A letter from seven exiled Iranian parliamentarians urges a nuclear deal between Iran and the West based on Iran’s right to peaceful enrichment.

The viral campaign to set a “red line” for Iran

A video calling for unspecified parties to set a “red line” for Iran’s nuclear program has gone viral thanks to the promotional efforts of right-wing, “pro-Israel” interest groups.

Victory Close to Defeat for Netanyahu

Benjamin Netanyahu has won another term as Israel’s prime minister even as his support base seems more tenuous than ever.

Early Reaction: Winners and Losers in Israel’s 2013 Elections

Israel’s centrist parties gained ground in the country’s recent elections, but it’s unlikely to result in any progress on the stalled peace process.

U.S. Public Supports UNESCO, Despite Funding Cuts

A recent poll reveals widespread U.S. support for various UN agencies—including UNESCO, which the U.S. has withheld its support from ever since the agency agreed to recognize the “state” of Palestine.

Obama to Accelerate Handover to Afghan Army

Hinting at the possibility of a more rapid withdrawal of U.S. troops from Afghanistan, President Obama announced recently that U.S. forces would shift into a strictly training and support role by the spring, leaving primary security responsibilities to the Afghan army.


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Featured Profiles

Bernard Lewis was a renowned historian of Islam and the Middle East who stirred controversy with his often chauvinistic attitude towards the Muslim world and his associations with high-profile neoconservatives and foreign policy hawks.


John Bolton, the controversial former U.S. ambassador to the UN and dyed-in the-wool foreign policy hawk, is President Trump’s National Security Adviser McMaster, reflecting a sharp move to the hawkish extreme by the administration.


Michael Joyce, who passed away in 2006, was once described by neoconservative guru Irving Kristol as the “godfather of modern philanthropy.”


Mike Pompeo, the Trump administration’s second secretary of state, is a long time foreign policy hawk and has led the public charge for an aggressive policy toward Iran.


Max Boot, neoconservative military historian at the Council on Foreign Relations, on Trump and Russia: “At every turn Trump is undercutting the ‘get tough on Russia’ message because he just can’t help himself, he just loves Putin too much.”


Michael Flynn is a former Trump administration National Security Advisor who was forced to step down only weeks on the job because of his controversial contacts with Russian officials before Trump took office.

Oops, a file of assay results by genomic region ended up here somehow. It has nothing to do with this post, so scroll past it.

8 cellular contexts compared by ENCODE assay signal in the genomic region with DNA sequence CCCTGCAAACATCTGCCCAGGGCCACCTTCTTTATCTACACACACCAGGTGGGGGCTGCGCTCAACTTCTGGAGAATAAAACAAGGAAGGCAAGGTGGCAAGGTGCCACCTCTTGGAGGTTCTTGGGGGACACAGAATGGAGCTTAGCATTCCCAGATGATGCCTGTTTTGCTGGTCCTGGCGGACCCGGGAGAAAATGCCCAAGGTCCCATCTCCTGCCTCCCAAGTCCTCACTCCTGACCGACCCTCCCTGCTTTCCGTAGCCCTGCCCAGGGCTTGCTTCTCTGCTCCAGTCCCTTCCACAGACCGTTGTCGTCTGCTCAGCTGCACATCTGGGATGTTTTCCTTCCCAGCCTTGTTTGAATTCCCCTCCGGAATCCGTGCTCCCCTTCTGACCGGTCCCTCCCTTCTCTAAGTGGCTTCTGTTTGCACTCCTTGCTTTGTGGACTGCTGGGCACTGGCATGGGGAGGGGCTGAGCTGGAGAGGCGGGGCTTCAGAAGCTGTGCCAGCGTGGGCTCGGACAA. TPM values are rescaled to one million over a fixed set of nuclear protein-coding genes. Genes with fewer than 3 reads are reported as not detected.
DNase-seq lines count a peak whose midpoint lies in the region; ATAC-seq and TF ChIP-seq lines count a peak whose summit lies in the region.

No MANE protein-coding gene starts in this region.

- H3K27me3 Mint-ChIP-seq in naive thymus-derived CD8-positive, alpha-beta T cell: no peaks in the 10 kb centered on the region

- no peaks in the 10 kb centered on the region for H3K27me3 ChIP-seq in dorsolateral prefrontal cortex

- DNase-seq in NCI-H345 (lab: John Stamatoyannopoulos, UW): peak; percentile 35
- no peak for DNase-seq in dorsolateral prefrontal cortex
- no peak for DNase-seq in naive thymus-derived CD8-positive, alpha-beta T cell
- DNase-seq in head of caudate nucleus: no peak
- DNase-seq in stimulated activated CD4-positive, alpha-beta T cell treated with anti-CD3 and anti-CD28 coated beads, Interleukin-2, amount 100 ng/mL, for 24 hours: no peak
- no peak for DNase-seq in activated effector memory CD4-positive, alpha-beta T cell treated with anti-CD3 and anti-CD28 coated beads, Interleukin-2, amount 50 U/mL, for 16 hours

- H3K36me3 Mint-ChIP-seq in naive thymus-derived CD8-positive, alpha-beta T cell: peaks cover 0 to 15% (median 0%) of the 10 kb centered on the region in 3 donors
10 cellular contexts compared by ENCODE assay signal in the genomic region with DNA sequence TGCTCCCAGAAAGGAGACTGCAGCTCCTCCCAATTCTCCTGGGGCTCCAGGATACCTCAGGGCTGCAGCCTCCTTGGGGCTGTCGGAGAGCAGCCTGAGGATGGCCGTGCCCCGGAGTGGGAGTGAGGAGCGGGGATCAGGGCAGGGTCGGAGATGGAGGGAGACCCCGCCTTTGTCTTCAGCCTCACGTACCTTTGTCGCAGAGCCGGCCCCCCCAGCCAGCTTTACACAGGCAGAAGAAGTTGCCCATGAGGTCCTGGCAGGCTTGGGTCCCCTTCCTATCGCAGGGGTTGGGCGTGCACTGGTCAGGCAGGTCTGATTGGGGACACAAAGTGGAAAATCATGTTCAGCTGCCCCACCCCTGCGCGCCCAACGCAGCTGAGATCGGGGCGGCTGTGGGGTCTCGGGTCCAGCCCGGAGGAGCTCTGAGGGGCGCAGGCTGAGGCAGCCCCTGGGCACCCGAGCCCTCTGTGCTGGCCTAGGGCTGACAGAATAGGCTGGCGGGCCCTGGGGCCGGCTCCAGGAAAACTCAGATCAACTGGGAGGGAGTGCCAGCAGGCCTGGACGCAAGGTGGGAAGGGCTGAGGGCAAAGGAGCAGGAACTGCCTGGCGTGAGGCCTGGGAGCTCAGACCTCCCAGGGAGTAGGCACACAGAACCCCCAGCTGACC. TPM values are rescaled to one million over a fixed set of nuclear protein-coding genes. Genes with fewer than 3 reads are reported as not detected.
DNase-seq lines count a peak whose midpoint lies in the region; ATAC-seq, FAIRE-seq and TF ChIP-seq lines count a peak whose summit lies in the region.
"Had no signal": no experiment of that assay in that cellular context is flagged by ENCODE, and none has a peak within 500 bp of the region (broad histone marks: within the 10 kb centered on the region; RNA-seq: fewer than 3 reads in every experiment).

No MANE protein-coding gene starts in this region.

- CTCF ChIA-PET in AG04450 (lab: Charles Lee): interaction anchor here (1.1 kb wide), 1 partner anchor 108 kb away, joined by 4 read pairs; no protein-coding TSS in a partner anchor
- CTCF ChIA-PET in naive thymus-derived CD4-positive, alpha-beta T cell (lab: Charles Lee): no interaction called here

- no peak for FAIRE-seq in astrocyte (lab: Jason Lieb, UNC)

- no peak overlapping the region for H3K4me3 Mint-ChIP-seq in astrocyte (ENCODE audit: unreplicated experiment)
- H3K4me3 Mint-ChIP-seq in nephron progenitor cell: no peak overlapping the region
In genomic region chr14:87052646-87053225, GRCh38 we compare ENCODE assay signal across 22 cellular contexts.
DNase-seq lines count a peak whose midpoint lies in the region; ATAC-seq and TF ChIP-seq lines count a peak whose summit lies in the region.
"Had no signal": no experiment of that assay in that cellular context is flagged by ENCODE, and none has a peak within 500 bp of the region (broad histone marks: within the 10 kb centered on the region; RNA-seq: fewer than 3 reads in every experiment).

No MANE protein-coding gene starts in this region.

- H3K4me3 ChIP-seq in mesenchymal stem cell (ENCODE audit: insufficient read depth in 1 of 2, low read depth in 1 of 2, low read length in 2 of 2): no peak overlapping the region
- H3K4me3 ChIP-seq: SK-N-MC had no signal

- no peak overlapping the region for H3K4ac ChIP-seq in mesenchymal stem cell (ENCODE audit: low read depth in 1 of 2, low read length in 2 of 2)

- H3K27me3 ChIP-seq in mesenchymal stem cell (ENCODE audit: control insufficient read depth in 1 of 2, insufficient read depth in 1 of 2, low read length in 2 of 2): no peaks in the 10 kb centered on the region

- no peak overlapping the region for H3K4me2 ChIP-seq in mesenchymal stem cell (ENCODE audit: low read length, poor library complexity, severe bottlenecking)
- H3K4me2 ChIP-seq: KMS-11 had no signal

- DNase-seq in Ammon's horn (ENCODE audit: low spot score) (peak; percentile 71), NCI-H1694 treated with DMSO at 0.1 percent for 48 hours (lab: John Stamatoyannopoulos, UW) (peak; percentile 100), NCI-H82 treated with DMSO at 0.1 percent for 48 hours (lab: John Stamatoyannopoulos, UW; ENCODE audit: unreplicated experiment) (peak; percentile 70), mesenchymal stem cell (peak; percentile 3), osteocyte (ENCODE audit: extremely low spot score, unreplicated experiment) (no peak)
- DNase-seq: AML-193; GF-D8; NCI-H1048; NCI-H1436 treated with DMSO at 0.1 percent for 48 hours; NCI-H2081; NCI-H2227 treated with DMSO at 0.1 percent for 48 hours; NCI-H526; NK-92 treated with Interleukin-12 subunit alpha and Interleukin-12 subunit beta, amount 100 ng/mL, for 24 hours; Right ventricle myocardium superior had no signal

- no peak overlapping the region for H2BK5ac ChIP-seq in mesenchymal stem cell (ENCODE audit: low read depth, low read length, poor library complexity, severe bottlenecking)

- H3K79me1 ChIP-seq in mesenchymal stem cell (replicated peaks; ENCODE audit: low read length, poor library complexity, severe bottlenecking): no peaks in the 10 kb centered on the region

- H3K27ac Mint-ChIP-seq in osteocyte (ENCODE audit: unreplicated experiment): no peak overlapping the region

Since taking office Donald Trump has revealed an erratic and extremely hawkish approach to U.S. foreign affairs, which has been marked by controversial actions like dropping out of the Iran nuclear agreement that have raised tensions across much of the world and threatened relations with key allies.


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From the Wires

Soon after a Saudi-led coalition strike on a bus killed 40 children on August 9, a CENTCOM spokesperson stated to Vox, “We may never know if the munition [used] was one that the U.S. sold to them.”


The West has dominated the post-war narrative with its doctrine of liberal values, arguing that not only were they right in themselves but that economic success itself depended on their application. Two developments have challenged those claims. The first was the West’s own betrayal of its principles: on too many occasions the self interest of the powerful, and disdain for the victims of collateral damage, has showed through. The second dates from more recently: the growth of Chinese capitalism owes nothing to a democratic system of government, let alone liberal values.


Falsely demonizing all Muslims, their beliefs, and their institutions is exactly the wrong way to make Americans safer, because the more we scare ourselves with imaginary enemies, the harder it will be to find and protect ourselves from real ones.


Division in the ranks of the conservative movement is a critical sign that a war with Iran isn’t inevitable.


Donald Trump stole the headlines, but the declaration from the recent NATO summit suggests the odds of an unnecessary conflict are rising. Instead of inviting a dialogue, the document boasts that the Alliance has “suspended all practical civilian and military cooperation between NATO and Russia.” The fact is, NATO was a child of the Cold War, when the West believed that the Soviets were a threat. But Russia today is not the Soviet Union, and there’s no way Moscow would be stupid enough to attack a superior military force.


War with Iran may not be imminent, but neither was war with Iraq in late 2001.


Donald Trump was one of the many bets the Russians routinely place, recognizing that while most such bets will never pay off a few will, often in unpredictable ways. Trump’s actions since taking office provide the strongest evidence that this one bet is paying off handsomely for the Russians. Putin could hardly have made the script for Trump’s conduct at the recent NATO meeting any more to his liking—and any better designed to foment division and distrust within the Western alliance—than the way Trump actually behaved.